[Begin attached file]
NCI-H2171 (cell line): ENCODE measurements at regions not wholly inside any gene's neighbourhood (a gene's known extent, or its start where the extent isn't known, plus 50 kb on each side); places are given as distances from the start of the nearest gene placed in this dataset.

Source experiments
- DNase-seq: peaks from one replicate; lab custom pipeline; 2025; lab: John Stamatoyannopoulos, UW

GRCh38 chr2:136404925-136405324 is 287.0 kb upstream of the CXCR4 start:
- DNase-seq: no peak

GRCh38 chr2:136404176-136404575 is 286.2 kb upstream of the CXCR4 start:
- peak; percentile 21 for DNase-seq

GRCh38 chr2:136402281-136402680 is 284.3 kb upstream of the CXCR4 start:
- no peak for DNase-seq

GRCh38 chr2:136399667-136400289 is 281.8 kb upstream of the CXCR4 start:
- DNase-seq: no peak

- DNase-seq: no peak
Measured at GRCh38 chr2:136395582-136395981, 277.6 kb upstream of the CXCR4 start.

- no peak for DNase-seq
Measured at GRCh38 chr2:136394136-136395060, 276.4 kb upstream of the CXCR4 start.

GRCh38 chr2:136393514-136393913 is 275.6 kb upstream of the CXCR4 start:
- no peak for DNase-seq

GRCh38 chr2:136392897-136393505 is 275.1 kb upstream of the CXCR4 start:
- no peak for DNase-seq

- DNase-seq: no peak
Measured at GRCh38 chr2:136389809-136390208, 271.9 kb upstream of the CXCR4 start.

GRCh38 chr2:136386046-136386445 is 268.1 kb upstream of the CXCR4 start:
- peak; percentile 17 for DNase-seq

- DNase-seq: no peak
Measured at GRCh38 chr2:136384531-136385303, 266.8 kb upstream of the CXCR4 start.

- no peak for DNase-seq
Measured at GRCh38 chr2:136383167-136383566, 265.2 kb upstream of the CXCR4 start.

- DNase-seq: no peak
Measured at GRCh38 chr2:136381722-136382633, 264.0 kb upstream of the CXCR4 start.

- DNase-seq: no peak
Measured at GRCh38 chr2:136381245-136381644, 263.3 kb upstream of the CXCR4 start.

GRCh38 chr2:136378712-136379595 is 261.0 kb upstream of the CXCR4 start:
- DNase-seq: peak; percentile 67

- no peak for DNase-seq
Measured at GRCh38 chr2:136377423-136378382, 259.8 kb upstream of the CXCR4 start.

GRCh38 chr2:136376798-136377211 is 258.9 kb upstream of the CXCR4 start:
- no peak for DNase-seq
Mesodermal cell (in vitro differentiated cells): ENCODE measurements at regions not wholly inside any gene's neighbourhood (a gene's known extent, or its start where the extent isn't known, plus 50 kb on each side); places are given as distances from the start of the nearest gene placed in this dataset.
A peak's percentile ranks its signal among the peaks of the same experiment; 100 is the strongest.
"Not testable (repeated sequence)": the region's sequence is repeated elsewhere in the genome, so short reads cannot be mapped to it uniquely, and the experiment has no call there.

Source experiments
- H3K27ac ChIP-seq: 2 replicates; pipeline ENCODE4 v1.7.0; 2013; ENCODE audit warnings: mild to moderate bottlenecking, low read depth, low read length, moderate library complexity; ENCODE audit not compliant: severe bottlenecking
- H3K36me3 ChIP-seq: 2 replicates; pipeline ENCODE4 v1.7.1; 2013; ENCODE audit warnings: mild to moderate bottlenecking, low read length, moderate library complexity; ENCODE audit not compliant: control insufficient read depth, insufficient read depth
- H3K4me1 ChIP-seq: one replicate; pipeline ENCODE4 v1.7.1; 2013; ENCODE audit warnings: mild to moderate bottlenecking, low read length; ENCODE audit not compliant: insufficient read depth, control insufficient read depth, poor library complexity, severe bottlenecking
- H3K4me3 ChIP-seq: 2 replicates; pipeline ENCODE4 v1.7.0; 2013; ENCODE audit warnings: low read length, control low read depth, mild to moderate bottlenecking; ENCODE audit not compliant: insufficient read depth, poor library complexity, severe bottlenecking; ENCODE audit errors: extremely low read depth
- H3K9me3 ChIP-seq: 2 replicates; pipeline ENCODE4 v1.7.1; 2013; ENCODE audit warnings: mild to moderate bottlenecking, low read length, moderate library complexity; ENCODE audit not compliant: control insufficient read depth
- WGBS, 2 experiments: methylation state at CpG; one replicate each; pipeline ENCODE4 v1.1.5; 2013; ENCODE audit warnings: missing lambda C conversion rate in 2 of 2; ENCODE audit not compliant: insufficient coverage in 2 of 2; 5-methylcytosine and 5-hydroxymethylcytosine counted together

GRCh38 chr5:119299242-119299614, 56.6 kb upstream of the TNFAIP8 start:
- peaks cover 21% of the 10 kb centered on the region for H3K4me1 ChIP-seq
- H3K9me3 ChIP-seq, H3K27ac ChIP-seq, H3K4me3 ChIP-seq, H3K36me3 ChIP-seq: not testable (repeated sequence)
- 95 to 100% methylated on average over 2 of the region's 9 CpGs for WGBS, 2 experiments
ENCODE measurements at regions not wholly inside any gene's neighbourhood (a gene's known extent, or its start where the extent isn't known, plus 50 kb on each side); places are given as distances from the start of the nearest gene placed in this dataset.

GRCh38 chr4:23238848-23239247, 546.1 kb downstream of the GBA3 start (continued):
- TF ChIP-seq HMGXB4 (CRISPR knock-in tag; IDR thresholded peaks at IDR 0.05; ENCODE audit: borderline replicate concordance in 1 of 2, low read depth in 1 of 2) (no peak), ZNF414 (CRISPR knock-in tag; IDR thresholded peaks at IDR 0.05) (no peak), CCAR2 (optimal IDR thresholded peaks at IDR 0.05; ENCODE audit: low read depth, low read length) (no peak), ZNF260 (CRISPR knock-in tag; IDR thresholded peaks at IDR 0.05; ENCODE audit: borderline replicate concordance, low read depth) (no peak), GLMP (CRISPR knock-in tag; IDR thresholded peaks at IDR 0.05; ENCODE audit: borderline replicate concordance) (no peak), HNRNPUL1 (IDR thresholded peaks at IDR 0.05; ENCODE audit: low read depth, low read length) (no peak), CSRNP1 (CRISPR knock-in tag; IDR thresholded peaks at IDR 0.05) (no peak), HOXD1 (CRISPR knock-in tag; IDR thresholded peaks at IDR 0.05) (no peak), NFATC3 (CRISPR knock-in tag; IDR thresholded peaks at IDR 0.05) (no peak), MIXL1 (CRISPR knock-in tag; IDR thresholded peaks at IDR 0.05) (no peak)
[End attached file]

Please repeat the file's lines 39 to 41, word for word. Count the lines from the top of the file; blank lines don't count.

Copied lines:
A peak's percentile ranks its signal among the peaks of the same experiment; 100 is the strongest.
"Not testable (repeated sequence)": the region's sequence is repeated elsewhere in the genome, so short reads cannot be mapped to it uniquely, and the experiment has no call there.

Source experiments